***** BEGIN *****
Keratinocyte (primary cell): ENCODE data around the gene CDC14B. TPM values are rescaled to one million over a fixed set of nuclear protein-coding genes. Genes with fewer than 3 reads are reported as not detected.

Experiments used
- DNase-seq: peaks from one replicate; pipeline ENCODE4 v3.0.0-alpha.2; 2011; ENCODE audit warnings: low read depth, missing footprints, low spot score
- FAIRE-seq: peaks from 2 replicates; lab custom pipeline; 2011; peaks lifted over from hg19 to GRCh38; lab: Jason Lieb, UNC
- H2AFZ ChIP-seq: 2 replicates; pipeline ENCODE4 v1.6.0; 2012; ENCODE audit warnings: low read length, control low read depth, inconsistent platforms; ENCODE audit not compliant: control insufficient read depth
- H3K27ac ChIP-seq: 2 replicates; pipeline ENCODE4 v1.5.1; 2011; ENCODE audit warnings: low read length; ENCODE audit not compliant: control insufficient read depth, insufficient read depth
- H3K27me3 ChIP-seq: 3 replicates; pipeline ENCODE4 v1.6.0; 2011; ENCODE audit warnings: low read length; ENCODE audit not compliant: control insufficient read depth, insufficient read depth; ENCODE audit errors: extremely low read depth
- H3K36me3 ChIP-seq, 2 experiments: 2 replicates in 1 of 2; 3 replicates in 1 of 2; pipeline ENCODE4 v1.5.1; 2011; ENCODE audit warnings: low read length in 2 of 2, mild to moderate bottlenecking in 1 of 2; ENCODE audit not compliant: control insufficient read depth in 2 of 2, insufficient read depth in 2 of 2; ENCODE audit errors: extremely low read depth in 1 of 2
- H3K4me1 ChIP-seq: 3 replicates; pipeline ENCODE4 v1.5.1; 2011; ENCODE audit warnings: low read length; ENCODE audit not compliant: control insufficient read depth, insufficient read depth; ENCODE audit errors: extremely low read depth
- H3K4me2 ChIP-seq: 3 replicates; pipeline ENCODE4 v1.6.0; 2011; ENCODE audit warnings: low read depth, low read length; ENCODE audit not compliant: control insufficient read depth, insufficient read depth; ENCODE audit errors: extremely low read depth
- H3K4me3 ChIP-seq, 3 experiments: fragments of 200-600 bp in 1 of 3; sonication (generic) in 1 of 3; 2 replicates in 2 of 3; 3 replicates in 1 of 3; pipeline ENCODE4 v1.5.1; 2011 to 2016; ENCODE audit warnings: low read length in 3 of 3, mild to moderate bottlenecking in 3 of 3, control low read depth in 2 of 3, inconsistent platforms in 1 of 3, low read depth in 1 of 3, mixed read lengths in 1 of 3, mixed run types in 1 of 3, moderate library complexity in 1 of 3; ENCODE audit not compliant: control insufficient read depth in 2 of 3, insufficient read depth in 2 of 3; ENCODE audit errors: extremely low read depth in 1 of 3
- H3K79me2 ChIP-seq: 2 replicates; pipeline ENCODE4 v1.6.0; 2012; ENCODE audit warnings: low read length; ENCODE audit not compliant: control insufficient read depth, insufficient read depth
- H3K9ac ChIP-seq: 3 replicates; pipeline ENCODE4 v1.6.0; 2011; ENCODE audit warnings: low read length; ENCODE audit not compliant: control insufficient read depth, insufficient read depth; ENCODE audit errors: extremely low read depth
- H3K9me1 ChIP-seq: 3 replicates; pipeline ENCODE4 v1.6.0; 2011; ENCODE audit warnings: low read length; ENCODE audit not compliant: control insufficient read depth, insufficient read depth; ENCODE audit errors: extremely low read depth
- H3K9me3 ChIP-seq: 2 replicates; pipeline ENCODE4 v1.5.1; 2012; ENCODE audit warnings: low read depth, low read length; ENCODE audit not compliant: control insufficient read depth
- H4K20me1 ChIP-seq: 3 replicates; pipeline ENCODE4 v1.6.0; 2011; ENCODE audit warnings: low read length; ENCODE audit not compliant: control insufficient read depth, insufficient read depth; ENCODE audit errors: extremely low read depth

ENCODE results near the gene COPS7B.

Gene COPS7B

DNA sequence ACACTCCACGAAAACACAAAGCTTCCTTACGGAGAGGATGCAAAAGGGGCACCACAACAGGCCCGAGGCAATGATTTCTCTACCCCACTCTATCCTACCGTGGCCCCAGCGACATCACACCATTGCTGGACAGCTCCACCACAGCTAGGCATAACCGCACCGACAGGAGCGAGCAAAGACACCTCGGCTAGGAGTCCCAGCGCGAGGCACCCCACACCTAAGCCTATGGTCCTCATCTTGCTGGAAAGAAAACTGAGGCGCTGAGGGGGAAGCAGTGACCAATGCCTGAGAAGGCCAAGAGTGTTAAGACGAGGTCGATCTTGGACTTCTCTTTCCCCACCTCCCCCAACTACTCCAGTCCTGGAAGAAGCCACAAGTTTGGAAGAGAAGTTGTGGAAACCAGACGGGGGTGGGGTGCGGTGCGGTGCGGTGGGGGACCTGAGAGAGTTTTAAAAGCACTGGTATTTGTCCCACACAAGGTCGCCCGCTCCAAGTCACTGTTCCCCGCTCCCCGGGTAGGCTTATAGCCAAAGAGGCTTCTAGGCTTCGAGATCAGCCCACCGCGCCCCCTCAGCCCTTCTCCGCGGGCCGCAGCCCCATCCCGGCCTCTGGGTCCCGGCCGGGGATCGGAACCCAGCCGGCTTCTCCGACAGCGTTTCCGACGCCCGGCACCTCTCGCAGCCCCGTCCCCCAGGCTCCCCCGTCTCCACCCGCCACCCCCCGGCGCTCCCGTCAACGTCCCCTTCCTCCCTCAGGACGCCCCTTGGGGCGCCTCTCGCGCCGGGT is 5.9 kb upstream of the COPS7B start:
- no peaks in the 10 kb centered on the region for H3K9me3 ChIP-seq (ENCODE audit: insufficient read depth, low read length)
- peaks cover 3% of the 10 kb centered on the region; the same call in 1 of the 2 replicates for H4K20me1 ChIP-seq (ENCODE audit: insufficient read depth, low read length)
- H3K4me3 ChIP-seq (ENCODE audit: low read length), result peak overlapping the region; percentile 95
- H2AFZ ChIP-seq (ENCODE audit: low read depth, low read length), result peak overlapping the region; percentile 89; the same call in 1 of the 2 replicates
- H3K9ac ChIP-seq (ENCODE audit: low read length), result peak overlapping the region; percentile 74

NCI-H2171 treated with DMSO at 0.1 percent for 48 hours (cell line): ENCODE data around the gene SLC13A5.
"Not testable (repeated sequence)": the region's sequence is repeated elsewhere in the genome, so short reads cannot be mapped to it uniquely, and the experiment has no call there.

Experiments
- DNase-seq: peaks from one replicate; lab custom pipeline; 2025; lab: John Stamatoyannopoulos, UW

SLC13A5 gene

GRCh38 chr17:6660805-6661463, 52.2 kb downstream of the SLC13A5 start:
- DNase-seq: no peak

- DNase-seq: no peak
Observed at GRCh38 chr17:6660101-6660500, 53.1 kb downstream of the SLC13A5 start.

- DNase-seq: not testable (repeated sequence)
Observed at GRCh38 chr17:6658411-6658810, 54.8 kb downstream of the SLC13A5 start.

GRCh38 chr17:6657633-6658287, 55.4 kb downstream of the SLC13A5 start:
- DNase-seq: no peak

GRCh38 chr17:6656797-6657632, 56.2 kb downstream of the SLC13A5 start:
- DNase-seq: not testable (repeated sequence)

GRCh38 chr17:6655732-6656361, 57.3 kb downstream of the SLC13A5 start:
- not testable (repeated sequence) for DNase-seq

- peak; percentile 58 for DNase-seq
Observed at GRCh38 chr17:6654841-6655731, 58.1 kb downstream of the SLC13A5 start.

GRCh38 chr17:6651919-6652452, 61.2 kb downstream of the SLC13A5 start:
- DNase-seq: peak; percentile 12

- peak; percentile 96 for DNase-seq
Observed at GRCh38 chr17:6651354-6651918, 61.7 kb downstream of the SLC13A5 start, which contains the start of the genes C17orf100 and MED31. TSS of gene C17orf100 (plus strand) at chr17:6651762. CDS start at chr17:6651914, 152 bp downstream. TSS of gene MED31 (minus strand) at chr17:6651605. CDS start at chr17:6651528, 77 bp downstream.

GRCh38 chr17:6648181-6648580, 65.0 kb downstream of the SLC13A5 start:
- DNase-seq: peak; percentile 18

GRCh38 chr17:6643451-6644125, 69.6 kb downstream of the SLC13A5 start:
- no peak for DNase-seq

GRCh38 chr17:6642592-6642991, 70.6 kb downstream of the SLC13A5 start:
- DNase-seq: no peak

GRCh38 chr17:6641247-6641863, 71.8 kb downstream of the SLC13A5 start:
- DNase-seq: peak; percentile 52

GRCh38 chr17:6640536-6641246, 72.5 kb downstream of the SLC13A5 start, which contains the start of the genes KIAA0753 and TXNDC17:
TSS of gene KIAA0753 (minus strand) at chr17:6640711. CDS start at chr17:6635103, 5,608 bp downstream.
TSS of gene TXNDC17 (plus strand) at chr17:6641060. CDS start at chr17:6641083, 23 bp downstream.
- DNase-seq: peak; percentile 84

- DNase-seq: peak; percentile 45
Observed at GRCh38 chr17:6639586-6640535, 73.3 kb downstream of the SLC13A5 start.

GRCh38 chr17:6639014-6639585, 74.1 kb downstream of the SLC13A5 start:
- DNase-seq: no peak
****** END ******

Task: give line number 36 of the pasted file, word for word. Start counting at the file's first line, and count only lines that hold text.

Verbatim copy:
GRCh38 chr17:6657633-6658287, 55.4 kb downstream of the SLC13A5 start: